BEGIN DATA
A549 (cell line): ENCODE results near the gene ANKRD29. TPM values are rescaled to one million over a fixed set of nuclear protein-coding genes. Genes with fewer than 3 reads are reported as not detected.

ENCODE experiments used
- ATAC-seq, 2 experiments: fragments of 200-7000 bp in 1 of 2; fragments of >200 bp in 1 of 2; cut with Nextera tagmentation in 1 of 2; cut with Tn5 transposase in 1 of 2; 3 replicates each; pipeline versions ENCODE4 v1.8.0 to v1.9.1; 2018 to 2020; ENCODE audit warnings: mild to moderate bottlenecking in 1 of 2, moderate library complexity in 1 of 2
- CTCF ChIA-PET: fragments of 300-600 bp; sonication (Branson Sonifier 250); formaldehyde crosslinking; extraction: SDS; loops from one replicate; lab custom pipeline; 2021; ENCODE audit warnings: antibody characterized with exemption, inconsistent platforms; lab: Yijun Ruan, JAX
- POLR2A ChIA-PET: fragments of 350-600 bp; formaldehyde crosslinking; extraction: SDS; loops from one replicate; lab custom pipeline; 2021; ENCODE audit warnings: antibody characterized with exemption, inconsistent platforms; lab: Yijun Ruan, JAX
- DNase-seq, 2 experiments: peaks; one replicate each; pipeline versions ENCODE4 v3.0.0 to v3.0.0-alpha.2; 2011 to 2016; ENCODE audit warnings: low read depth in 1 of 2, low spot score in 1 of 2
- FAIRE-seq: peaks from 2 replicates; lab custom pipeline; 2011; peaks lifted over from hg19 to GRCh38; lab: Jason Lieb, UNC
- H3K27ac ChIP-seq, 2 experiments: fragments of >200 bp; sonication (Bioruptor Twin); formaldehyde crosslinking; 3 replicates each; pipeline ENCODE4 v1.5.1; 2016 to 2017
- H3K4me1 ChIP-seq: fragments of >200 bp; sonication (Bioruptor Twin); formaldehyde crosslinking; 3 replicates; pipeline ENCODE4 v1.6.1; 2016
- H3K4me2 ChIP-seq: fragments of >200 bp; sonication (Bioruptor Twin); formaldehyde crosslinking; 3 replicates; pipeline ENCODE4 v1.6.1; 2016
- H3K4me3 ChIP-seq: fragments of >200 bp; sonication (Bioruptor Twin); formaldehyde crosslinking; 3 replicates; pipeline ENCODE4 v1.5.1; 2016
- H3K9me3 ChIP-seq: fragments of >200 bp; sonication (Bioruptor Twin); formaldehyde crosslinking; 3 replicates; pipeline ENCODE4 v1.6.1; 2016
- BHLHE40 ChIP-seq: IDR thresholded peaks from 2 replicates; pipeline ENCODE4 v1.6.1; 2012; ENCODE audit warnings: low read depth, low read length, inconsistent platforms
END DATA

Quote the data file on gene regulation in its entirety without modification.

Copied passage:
A549 (cell line): ENCODE results near the gene ANKRD29. TPM values are rescaled to one million over a fixed set of nuclear protein-coding genes. Genes with fewer than 3 reads are reported as not detected.

ENCODE experiments used
- ATAC-seq, 2 experiments: fragments of 200-7000 bp in 1 of 2; fragments of >200 bp in 1 of 2; cut with Nextera tagmentation in 1 of 2; cut with Tn5 transposase in 1 of 2; 3 replicates each; pipeline versions ENCODE4 v1.8.0 to v1.9.1; 2018 to 2020; ENCODE audit warnings: mild to moderate bottlenecking in 1 of 2, moderate library complexity in 1 of 2
- CTCF ChIA-PET: fragments of 300-600 bp; sonication (Branson Sonifier 250); formaldehyde crosslinking; extraction: SDS; loops from one replicate; lab custom pipeline; 2021; ENCODE audit warnings: antibody characterized with exemption, inconsistent platforms; lab: Yijun Ruan, JAX
- POLR2A ChIA-PET: fragments of 350-600 bp; formaldehyde crosslinking; extraction: SDS; loops from one replicate; lab custom pipeline; 2021; ENCODE audit warnings: antibody characterized with exemption, inconsistent platforms; lab: Yijun Ruan, JAX
- DNase-seq, 2 experiments: peaks; one replicate each; pipeline versions ENCODE4 v3.0.0 to v3.0.0-alpha.2; 2011 to 2016; ENCODE audit warnings: low read depth in 1 of 2, low spot score in 1 of 2
- FAIRE-seq: peaks from 2 replicates; lab custom pipeline; 2011; peaks lifted over from hg19 to GRCh38; lab: Jason Lieb, UNC
- H3K27ac ChIP-seq, 2 experiments: fragments of >200 bp; sonication (Bioruptor Twin); formaldehyde crosslinking; 3 replicates each; pipeline ENCODE4 v1.5.1; 2016 to 2017
- H3K4me1 ChIP-seq: fragments of >200 bp; sonication (Bioruptor Twin); formaldehyde crosslinking; 3 replicates; pipeline ENCODE4 v1.6.1; 2016
- H3K4me2 ChIP-seq: fragments of >200 bp; sonication (Bioruptor Twin); formaldehyde crosslinking; 3 replicates; pipeline ENCODE4 v1.6.1; 2016
- H3K4me3 ChIP-seq: fragments of >200 bp; sonication (Bioruptor Twin); formaldehyde crosslinking; 3 replicates; pipeline ENCODE4 v1.5.1; 2016
- H3K9me3 ChIP-seq: fragments of >200 bp; sonication (Bioruptor Twin); formaldehyde crosslinking; 3 replicates; pipeline ENCODE4 v1.6.1; 2016
- BHLHE40 ChIP-seq: IDR thresholded peaks from 2 replicates; pipeline ENCODE4 v1.6.1; 2012; ENCODE audit warnings: low read depth, low read length, inconsistent platforms